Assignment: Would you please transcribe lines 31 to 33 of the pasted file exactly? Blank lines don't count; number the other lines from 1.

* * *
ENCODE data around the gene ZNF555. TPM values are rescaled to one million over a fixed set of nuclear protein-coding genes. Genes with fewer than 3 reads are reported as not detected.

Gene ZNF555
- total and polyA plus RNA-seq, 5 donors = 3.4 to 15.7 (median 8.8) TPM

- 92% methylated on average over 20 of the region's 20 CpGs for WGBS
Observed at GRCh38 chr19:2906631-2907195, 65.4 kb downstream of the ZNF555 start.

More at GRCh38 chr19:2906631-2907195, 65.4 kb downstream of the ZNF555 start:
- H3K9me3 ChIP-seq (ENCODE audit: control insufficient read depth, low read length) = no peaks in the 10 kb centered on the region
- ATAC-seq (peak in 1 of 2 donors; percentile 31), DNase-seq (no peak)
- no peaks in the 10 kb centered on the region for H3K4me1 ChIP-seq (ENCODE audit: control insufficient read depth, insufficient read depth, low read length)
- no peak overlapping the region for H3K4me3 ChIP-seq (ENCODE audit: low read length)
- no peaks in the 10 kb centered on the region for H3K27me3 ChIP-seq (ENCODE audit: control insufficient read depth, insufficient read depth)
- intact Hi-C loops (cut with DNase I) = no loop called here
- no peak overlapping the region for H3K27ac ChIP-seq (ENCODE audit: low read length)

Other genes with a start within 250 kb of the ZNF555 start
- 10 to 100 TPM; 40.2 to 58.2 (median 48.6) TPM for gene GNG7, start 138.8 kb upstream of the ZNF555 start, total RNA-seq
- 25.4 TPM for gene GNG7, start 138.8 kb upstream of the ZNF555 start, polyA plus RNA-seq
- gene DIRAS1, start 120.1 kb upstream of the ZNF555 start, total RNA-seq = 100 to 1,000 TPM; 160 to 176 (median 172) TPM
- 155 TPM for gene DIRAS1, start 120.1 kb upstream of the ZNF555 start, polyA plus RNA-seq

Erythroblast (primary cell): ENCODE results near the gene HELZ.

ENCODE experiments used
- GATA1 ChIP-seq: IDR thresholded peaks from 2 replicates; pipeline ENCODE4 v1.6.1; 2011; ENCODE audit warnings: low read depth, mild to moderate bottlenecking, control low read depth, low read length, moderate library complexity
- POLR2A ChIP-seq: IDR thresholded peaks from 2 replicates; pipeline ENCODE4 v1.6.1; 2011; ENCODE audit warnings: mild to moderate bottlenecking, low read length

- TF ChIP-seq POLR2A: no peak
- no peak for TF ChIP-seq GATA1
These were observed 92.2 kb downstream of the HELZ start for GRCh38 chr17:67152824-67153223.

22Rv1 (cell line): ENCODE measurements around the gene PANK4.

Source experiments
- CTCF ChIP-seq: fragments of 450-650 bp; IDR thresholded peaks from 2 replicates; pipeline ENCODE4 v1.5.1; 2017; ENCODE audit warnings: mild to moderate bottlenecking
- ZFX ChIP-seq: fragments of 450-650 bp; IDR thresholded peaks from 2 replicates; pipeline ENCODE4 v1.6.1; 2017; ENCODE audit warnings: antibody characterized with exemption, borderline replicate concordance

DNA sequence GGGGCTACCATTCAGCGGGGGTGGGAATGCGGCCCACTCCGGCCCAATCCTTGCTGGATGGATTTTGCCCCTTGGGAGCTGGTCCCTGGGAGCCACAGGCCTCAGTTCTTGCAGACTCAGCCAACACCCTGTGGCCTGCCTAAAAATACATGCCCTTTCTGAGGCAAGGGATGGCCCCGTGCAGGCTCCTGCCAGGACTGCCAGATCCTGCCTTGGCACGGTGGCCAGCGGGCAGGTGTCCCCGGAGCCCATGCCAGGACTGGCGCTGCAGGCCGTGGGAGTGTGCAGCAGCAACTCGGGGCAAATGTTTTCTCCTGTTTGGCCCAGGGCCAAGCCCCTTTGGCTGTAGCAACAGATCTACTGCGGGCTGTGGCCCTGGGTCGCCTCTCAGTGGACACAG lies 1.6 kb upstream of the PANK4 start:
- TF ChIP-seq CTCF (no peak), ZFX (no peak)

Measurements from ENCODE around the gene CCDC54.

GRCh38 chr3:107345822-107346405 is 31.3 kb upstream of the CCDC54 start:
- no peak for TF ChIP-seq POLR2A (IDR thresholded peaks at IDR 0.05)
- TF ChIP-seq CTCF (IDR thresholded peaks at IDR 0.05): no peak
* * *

- TF ChIP-seq CTCF (no peak), ZFX (no peak)

Measurements from ENCODE around the gene CCDC54.

GRCh38 chr3:107345822-107346405 is 31.3 kb upstream of the CCDC54 start: